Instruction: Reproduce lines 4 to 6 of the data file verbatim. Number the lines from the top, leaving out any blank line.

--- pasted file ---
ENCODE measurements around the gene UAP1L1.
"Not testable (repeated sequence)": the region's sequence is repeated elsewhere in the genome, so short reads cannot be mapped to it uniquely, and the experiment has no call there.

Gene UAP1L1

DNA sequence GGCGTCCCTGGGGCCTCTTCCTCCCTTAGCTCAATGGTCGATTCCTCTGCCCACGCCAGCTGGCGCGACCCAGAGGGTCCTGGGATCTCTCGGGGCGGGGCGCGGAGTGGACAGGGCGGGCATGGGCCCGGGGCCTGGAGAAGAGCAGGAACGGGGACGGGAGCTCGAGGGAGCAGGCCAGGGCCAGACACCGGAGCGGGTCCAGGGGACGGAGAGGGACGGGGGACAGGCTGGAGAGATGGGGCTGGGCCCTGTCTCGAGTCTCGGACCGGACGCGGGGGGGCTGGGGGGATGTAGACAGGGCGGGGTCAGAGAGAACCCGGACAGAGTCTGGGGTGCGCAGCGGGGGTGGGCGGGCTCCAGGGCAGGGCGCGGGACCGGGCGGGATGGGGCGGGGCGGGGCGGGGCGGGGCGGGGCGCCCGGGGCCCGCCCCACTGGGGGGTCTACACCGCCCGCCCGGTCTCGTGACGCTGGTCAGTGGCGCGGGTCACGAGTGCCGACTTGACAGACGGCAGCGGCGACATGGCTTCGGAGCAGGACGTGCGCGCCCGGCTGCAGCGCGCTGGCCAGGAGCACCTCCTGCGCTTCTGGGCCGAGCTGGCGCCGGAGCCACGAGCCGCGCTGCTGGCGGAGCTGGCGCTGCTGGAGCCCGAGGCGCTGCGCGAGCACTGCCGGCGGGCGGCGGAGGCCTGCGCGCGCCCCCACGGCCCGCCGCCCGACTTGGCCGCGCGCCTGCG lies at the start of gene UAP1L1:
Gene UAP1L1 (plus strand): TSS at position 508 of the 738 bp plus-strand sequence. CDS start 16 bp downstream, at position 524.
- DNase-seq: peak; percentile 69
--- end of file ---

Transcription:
DNA sequence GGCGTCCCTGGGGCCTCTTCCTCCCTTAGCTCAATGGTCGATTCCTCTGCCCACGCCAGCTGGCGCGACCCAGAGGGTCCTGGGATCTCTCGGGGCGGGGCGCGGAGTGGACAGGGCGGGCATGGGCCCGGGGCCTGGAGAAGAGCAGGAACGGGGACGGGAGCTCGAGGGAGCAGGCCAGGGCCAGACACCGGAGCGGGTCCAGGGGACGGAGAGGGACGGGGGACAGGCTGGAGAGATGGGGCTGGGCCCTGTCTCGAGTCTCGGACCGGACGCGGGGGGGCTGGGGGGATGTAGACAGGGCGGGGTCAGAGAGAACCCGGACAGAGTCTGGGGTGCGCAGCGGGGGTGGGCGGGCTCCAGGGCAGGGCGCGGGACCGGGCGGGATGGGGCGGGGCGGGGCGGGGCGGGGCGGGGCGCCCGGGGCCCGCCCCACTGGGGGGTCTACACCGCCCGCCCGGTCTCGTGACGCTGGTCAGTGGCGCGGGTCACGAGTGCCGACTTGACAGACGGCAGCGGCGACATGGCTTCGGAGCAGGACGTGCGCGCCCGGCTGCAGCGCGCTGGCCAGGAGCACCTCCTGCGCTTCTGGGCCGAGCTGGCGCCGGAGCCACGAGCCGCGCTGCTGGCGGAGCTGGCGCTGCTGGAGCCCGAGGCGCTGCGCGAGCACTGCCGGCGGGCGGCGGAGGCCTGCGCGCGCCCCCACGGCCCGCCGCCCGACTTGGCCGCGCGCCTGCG lies at the start of gene UAP1L1:
Gene UAP1L1 (plus strand): TSS at position 508 of the 738 bp plus-strand sequence. CDS start 16 bp downstream, at position 524.
- DNase-seq: peak; percentile 69